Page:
"Such must be the case, since you fix your quarrel with him upon strangers, instead of seeking M. d'Artagnan where he is to be found." De Wardes turned pale. "Well, monsieur," continued Raoul, "I will tell you where M. d'Artagnan is: he is now in Paris; when on duty he is to be met with at the Louvre, -- when not on duty, in the Rue des Lombards. M. d'Artagnan can be easily discovered at either of those two places. Having, therefore, as you assert, so many causes of complaint against him, show your courage in seeking him out, and afford him an opportunity of giving you that satisfaction you seem to ask of every one but of himself." De Wardes passed his hand across his forehead, which was covered with perspiration. "For shame, M. de Wardes! so quarrelsome a disposition is hardly becoming after the publication of the edicts against duels. Pray think of that; the king will be incensed at our disobedience, particularly at such a time, -- and his majesty will be in the right."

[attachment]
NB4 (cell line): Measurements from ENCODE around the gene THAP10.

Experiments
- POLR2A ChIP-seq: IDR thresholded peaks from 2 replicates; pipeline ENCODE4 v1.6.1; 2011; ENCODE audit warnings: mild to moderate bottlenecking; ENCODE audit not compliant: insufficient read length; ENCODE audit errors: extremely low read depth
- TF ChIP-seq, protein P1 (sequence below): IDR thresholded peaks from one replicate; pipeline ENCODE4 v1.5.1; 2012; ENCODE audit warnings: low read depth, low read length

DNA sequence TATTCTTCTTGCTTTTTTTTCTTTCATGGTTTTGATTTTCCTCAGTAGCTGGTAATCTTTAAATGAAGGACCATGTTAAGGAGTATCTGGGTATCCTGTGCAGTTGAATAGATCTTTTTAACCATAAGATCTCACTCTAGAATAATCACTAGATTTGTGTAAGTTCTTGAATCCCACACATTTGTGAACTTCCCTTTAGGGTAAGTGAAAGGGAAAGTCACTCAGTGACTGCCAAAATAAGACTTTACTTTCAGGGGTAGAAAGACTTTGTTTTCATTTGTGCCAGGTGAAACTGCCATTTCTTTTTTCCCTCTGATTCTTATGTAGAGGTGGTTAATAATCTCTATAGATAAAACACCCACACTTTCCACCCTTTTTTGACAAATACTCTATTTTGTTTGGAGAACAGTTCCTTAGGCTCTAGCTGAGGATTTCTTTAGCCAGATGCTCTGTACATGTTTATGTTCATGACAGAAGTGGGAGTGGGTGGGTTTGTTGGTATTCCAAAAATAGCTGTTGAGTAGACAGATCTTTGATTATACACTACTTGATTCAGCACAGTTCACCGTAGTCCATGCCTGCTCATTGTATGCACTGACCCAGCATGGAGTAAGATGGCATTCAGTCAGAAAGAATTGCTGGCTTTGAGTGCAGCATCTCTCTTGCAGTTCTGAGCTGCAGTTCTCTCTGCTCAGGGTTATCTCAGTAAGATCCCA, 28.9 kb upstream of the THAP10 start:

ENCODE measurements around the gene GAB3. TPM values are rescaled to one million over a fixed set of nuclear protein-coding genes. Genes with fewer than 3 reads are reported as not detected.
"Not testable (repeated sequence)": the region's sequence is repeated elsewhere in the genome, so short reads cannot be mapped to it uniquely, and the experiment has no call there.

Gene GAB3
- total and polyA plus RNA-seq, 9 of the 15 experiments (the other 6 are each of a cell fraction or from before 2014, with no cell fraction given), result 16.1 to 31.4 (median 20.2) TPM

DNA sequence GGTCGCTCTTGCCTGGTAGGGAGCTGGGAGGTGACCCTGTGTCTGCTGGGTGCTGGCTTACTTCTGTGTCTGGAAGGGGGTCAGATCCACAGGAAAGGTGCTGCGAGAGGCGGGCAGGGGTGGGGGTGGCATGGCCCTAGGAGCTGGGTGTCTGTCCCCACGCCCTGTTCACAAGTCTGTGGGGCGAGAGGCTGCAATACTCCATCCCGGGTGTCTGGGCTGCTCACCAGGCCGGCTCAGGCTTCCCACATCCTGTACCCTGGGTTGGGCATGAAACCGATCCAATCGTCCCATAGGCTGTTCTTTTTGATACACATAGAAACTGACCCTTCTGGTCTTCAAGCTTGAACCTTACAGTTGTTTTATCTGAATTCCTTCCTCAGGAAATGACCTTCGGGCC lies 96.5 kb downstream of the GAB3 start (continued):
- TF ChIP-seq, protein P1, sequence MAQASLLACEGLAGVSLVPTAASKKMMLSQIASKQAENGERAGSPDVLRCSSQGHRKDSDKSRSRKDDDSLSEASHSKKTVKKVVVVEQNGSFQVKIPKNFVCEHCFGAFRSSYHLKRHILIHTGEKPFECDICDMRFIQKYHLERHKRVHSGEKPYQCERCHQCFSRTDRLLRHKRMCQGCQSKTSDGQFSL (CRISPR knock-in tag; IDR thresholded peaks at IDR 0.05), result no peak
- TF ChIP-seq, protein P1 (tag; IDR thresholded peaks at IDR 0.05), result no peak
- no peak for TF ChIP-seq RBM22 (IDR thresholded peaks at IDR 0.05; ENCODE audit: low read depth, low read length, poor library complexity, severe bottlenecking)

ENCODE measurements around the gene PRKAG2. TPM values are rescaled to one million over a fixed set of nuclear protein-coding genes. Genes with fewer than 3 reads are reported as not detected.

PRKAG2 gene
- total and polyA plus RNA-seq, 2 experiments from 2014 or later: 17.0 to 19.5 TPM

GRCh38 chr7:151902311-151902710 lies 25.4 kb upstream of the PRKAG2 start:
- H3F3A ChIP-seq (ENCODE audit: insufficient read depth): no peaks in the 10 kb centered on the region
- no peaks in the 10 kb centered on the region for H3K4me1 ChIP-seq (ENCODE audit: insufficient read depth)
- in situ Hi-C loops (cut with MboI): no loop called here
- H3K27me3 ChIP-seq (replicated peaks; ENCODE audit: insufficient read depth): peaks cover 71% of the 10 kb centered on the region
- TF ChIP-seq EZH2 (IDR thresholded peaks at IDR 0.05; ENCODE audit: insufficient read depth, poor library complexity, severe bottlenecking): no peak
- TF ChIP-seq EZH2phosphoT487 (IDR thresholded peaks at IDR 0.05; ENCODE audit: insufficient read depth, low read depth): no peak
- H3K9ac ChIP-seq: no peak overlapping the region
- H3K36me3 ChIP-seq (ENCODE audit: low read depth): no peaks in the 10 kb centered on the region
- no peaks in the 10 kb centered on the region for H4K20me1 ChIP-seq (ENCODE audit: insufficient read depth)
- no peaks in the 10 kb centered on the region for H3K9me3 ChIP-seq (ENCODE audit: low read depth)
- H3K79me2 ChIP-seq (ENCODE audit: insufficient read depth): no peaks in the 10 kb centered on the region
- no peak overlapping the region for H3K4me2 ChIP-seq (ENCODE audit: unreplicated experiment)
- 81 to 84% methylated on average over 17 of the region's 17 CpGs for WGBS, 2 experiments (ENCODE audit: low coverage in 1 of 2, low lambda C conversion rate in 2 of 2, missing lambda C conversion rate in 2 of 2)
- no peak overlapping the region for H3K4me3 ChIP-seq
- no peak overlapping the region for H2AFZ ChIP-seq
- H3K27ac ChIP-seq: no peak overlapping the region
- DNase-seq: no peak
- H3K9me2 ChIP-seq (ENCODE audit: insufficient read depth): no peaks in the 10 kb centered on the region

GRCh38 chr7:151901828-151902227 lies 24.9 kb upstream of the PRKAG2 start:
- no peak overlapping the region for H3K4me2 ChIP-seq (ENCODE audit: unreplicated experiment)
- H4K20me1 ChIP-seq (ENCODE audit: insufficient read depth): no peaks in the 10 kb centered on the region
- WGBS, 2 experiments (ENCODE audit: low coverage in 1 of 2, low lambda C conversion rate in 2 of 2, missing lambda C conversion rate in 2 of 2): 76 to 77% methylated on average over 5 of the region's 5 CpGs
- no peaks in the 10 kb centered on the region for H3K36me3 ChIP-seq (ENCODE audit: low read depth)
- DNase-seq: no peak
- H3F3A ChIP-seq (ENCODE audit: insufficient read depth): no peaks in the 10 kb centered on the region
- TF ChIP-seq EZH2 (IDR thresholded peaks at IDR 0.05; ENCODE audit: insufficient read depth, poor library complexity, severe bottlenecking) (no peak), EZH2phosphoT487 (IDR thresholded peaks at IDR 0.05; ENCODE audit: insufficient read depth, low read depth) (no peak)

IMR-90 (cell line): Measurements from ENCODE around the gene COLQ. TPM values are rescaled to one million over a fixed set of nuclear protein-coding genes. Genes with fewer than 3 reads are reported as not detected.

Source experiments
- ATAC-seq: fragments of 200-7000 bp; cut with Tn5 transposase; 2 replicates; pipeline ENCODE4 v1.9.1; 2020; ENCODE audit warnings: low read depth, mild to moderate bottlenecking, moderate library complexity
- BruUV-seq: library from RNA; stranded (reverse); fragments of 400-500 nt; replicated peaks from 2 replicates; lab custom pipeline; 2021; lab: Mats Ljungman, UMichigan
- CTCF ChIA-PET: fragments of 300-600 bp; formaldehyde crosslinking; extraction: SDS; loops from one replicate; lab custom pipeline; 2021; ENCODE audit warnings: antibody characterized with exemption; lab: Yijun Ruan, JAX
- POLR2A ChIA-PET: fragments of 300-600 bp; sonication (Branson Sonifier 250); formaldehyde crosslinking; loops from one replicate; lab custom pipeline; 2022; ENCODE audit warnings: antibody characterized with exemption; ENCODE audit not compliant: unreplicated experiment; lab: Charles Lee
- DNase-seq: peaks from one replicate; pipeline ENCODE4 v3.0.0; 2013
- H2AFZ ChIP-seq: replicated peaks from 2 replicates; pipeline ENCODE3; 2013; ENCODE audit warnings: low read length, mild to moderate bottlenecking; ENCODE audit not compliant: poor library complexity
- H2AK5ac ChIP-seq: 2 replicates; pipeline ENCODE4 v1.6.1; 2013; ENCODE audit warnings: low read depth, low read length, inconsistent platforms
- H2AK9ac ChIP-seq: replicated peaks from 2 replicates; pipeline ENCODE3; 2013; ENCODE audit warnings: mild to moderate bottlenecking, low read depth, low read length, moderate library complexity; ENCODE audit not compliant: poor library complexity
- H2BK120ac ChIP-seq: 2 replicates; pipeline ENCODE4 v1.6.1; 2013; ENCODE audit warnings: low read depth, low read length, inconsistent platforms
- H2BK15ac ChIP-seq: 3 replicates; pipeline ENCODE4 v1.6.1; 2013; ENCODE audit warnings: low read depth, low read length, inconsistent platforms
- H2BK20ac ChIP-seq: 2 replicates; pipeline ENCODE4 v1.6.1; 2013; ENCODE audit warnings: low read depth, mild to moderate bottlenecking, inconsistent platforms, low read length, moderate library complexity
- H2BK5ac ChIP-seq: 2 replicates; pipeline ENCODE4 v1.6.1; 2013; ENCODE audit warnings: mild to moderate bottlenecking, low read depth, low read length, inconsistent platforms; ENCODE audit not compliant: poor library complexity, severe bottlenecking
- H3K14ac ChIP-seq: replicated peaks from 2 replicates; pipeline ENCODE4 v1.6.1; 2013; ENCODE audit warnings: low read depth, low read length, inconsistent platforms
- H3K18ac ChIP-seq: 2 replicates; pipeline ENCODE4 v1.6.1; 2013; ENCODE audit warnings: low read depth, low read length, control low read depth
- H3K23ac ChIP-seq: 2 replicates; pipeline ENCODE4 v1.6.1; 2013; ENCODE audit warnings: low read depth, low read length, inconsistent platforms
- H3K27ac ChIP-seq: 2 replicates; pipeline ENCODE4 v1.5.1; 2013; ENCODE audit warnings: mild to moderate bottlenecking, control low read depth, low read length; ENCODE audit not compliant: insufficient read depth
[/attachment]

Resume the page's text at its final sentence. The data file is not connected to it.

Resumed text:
"Excuses," murmured De Wardes; "mere pretexts."
"Really, M. De Wardes," resumed Raoul, "such remarks are the idlest bluster. You know very well that the Duke of Buckingham is a man of undoubted courage, who has already fought ten duels, and will probably fight eleven. His name alone is significant enough. As far as I am concerned, you are well aware that I can fight also. I fought at Sens, at Bleneau, at the Dunes in front of the artillery, a hundred paces in front of the line, while you -- I say this parenthetically -- were a hundred paces behind it. True it is, that on that occasion there was far too great a concourse of persons present for your courage to be observed, and on that account, perhaps, you did not reveal it; while here, it would be a display, and would excite remark -- you wish that others should talk about you, in what manner you do not care. Do not depend upon me, M. de Wardes, to assist you in your designs, for I shall certainly not afford you that pleasure."
"Sensibly observed," said Buckingham, putting up his sword, "and I ask your forgiveness, M. de Bragelonne, for having allowed myself to yield to a first impulse."